Serving the emotional needs of children, adolescents and their families
Children, adolescents, and infants have many ways to communicate emotional distress.
Sometimes children and adolescents
- feel very unhappy, worried, or frightened for reasons they cannot explain.
- cling to their parents because they are fearful about independence.
- cannot channel their energy and creativity in ways that develop their potential.
- acquire rituals or phobias because they feel helpless in difficult situations.
- do not know how to make friends or get along with others at school or in the family; sometimes they withdraw from social relationships.
- act meanly or aggressively because they cannot control their actions and cannot find other ways to express their feelings.
Sometimes babies cry a lot or cannot establish regular patterns of eating or sleeping and their caregivers cannot figure out how to help them.
Sometime children and adolescents
- can’t learn in school because they are preoccupied with thoughts or feelings.
- struggle to understand difficult life experiences.
- are restless or cannot concentrate because they have not acquired better ways to maintain confidence and calmness.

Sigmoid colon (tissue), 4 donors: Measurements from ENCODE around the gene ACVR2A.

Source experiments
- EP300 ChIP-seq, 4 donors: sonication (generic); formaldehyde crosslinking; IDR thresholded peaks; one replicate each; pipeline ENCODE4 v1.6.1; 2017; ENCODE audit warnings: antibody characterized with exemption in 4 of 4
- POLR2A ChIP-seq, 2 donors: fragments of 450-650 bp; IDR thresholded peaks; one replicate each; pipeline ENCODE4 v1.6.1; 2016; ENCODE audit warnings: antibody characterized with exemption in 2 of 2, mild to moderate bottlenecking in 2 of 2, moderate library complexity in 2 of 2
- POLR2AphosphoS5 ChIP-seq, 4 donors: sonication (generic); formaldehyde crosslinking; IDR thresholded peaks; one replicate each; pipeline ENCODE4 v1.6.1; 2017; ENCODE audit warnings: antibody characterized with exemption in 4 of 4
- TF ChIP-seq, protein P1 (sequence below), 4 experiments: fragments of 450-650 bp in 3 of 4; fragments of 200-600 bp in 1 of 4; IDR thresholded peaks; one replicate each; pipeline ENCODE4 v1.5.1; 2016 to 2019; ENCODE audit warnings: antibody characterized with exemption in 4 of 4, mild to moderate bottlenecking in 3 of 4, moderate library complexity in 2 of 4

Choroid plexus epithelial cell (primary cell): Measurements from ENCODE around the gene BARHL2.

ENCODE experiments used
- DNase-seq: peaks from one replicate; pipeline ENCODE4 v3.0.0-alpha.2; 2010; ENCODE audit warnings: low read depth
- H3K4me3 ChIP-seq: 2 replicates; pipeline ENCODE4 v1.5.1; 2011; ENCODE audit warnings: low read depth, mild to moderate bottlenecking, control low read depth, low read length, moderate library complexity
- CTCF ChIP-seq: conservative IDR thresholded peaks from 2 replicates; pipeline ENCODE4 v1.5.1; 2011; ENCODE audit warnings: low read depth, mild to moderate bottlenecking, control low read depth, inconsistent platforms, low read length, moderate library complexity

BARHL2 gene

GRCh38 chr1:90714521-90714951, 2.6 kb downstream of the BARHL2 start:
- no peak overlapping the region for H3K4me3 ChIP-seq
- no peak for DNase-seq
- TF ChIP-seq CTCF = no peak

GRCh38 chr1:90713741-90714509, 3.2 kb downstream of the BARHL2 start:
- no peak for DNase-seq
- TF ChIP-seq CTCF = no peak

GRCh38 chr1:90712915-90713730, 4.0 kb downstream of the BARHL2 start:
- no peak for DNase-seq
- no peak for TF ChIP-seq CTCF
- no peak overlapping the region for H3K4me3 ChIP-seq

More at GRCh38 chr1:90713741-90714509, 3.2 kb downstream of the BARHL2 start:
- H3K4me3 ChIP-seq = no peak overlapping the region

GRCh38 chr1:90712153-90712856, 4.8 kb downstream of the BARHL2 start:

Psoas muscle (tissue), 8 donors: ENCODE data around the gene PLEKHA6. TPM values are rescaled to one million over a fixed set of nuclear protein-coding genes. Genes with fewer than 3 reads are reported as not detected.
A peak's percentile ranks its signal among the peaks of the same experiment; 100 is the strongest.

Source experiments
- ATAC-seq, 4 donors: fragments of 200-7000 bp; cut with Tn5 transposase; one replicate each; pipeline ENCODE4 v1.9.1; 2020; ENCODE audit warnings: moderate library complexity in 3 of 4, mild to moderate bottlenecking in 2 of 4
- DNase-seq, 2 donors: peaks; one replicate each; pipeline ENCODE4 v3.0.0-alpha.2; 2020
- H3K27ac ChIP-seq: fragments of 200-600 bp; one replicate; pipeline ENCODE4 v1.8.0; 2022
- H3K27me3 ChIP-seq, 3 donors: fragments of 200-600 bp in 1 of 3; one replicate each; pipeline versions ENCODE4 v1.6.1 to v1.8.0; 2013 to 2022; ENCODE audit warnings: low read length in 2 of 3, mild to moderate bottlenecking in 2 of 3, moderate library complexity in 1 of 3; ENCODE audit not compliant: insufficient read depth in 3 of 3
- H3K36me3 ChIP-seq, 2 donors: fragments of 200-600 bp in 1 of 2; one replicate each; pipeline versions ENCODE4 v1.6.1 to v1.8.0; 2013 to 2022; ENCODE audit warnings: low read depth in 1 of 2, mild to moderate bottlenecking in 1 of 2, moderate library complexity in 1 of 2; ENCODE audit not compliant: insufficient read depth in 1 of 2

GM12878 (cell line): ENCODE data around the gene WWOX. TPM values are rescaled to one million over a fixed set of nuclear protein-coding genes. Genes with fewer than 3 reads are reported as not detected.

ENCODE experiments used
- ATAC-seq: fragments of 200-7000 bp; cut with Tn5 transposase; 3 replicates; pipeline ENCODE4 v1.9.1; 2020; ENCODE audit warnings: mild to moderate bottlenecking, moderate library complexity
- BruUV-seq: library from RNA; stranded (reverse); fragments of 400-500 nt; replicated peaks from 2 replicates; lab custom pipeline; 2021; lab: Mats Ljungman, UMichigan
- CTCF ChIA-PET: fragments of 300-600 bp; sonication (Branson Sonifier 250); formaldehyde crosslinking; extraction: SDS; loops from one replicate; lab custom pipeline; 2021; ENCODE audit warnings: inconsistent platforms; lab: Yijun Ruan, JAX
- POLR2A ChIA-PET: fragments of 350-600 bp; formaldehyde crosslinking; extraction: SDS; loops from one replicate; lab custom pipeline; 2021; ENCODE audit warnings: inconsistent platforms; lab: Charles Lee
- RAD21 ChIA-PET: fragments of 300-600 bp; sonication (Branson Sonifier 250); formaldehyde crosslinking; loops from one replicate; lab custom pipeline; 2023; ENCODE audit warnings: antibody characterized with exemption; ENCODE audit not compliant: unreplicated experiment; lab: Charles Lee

- have negative attitudes toward themselves and cannot feel good about who they are, even though others can observe their obvious talents and abilities.
- have been exposed to overwhelming, stressful situations that tax their ability to cope.
- feel confused about their identity and uncertain about their future.
- turn to drugs or alcohol to feel better because they are depressed.
- develop eating disorders as a way to manage difficult feelings they cannot verbalize.
- join gangs to find companions, community and a sense of safety.
Sometimes babies, children, and adolescents do not respond to their parents’ efforts to help them.
Such behaviors and feelings often interfere with a young person’s sense of well-being and capacity for emotional, social and intellectual development. If these problems do not resolve with time and support from parents, teachers, or friends, professional assistance can be effective.